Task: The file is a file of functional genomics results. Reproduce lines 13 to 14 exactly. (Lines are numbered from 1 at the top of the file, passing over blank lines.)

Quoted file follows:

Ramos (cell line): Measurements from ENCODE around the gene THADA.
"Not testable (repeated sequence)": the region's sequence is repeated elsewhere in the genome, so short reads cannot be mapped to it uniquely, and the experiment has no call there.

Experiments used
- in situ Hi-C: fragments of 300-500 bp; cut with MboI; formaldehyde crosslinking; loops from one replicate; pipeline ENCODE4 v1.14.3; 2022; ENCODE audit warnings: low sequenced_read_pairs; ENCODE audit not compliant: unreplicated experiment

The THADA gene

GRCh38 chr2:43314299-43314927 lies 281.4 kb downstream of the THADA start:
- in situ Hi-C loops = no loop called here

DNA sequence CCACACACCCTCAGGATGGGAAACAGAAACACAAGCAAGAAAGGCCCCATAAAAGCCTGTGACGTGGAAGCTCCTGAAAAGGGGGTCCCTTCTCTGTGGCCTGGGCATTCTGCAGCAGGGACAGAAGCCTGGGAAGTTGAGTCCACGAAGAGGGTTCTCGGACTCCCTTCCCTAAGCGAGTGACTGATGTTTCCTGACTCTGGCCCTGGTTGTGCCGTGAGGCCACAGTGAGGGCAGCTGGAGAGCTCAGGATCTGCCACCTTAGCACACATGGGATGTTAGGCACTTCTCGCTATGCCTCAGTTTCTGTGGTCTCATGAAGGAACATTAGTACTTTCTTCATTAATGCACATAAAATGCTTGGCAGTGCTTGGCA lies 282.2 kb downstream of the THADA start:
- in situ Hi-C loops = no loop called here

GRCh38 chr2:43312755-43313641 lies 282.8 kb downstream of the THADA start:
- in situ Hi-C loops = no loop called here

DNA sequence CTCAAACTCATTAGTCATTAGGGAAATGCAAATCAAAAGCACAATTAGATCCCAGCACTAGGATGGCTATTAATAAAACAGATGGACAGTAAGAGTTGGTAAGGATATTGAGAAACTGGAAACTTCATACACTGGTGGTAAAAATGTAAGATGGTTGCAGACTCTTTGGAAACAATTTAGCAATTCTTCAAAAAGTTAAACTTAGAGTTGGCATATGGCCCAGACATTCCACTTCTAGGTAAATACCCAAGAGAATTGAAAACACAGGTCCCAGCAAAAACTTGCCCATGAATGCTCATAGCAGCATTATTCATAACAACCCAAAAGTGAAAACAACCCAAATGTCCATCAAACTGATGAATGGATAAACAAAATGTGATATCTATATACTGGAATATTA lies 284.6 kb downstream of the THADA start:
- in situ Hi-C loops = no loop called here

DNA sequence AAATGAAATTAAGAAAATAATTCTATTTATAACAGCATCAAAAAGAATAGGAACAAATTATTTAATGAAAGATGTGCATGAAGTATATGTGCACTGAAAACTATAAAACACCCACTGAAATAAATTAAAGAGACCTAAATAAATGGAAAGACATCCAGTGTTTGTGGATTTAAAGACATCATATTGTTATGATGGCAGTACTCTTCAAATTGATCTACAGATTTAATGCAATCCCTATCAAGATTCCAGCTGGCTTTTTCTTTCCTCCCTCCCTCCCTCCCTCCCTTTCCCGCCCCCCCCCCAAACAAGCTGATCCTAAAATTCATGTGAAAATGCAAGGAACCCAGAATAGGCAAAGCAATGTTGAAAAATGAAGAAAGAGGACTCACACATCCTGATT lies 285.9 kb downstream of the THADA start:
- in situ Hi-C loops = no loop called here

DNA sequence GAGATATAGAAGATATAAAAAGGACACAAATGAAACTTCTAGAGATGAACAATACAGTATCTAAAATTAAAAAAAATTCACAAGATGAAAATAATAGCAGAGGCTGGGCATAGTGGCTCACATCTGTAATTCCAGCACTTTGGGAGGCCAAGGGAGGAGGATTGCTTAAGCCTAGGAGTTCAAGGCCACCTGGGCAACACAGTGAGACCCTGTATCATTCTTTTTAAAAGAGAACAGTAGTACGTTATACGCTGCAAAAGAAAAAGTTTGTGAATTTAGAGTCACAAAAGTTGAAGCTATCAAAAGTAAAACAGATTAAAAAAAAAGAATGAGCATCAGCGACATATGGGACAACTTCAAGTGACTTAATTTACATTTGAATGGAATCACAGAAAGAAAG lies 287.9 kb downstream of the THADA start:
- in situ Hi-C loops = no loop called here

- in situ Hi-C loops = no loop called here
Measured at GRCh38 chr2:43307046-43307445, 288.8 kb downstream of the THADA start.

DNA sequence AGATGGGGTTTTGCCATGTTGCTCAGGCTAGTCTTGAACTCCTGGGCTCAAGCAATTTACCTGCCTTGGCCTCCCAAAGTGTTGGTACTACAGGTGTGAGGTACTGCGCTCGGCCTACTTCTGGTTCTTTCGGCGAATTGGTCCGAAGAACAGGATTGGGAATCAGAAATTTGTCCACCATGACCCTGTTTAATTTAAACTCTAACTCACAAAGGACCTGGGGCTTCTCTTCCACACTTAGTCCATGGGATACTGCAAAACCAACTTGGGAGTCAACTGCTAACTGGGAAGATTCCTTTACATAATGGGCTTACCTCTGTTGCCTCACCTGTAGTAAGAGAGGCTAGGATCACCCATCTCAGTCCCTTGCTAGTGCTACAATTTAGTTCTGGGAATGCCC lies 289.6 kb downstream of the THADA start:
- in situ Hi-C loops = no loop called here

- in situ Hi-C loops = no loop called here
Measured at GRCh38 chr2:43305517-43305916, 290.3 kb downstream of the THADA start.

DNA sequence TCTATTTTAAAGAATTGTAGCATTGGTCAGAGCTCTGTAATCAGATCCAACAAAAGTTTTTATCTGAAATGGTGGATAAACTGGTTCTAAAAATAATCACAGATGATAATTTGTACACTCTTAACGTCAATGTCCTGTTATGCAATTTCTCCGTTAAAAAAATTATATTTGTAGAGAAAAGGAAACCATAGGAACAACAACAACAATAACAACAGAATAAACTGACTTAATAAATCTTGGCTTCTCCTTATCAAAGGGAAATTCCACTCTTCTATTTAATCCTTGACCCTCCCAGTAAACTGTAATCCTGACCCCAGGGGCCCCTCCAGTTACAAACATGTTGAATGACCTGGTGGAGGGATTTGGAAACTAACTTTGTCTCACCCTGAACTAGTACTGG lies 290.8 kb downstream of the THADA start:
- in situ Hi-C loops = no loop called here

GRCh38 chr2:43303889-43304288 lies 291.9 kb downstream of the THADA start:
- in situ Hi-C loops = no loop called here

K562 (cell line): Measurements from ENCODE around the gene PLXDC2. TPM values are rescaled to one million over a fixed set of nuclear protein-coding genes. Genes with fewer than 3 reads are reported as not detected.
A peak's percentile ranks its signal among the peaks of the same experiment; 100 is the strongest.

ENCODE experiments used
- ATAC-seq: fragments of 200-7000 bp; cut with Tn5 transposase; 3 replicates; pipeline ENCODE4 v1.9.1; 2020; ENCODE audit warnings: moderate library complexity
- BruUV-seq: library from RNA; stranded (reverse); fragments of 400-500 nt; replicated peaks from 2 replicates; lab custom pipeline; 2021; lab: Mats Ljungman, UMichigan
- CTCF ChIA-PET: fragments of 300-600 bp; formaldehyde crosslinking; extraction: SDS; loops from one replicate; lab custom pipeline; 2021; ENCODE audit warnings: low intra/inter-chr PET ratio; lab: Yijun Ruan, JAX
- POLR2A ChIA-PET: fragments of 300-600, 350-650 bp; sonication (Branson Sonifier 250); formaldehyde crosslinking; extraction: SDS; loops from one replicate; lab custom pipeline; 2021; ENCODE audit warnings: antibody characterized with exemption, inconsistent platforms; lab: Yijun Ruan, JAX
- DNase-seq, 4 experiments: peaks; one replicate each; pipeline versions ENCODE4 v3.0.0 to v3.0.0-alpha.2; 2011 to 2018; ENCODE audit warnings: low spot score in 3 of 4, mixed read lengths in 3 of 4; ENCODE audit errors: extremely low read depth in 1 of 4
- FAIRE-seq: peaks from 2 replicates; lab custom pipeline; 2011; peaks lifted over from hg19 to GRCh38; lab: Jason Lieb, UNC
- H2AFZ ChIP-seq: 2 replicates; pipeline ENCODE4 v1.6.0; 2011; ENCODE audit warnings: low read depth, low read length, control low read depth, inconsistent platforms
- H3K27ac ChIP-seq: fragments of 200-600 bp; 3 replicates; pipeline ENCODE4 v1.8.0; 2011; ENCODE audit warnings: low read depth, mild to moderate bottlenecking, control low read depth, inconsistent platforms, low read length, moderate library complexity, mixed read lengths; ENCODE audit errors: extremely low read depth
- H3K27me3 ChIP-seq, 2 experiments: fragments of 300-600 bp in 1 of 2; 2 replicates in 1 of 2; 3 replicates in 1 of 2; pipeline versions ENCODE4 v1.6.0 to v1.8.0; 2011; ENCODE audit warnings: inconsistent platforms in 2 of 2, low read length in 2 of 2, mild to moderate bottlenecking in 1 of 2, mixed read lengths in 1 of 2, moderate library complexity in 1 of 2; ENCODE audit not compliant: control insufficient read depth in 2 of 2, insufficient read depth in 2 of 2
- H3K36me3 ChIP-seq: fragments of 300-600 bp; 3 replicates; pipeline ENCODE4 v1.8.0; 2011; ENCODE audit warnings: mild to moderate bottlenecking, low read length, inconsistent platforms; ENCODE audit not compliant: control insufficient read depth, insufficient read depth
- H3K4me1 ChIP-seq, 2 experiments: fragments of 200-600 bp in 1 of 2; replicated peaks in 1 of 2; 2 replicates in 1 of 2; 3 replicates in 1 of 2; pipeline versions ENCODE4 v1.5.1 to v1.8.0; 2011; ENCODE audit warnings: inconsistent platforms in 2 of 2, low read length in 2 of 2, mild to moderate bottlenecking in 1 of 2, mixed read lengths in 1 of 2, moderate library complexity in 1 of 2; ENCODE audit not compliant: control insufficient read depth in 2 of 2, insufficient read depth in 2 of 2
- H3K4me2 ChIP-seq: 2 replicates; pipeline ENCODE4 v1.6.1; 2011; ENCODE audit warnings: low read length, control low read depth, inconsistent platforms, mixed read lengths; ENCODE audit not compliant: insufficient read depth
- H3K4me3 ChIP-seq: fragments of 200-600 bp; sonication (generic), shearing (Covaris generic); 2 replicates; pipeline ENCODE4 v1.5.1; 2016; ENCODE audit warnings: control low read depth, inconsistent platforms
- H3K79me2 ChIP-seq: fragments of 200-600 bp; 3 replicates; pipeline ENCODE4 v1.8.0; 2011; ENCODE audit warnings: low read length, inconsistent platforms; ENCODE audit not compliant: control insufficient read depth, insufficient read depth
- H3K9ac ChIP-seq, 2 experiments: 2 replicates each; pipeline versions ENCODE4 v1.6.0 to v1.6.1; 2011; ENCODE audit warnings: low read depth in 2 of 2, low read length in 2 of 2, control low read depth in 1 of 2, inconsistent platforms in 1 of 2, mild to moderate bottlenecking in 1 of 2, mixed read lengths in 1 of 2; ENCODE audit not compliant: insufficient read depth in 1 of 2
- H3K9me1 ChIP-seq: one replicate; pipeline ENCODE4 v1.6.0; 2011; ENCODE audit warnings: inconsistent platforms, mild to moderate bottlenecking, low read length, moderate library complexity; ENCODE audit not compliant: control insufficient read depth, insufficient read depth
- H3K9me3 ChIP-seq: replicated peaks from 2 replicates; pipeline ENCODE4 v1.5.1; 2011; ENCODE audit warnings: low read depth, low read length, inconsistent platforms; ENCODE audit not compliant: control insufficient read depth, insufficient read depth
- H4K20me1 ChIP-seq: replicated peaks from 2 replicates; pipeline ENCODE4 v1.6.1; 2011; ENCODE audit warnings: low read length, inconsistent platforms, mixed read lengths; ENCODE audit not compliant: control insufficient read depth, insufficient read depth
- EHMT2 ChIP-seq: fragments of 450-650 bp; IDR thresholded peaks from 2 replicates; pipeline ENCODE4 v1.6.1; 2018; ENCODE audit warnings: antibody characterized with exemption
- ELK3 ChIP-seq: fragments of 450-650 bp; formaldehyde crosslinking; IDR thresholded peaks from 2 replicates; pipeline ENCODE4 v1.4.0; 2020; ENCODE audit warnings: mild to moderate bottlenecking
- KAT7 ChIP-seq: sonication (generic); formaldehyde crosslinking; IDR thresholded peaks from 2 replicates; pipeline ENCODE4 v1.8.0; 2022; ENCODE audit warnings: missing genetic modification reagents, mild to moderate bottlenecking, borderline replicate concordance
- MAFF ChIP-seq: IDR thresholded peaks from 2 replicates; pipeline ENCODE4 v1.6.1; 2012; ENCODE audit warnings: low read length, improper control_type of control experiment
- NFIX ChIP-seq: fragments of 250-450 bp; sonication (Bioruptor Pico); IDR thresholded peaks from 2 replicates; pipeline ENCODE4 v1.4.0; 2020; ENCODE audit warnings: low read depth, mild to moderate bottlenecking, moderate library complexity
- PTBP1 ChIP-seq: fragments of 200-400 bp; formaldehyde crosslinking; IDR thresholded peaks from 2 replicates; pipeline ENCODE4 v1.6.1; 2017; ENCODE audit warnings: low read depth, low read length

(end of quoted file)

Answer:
- in situ Hi-C loops = no loop called here

DNA sequence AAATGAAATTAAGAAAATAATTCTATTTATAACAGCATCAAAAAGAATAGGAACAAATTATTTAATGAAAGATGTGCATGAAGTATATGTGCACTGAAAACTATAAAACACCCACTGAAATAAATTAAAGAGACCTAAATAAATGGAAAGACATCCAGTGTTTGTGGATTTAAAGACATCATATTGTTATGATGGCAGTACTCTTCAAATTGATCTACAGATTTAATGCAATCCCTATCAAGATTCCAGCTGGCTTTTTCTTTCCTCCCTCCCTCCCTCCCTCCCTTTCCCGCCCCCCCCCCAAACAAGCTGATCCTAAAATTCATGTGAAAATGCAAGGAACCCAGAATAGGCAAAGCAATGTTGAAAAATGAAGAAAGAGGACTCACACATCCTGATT lies 285.9 kb downstream of the THADA start: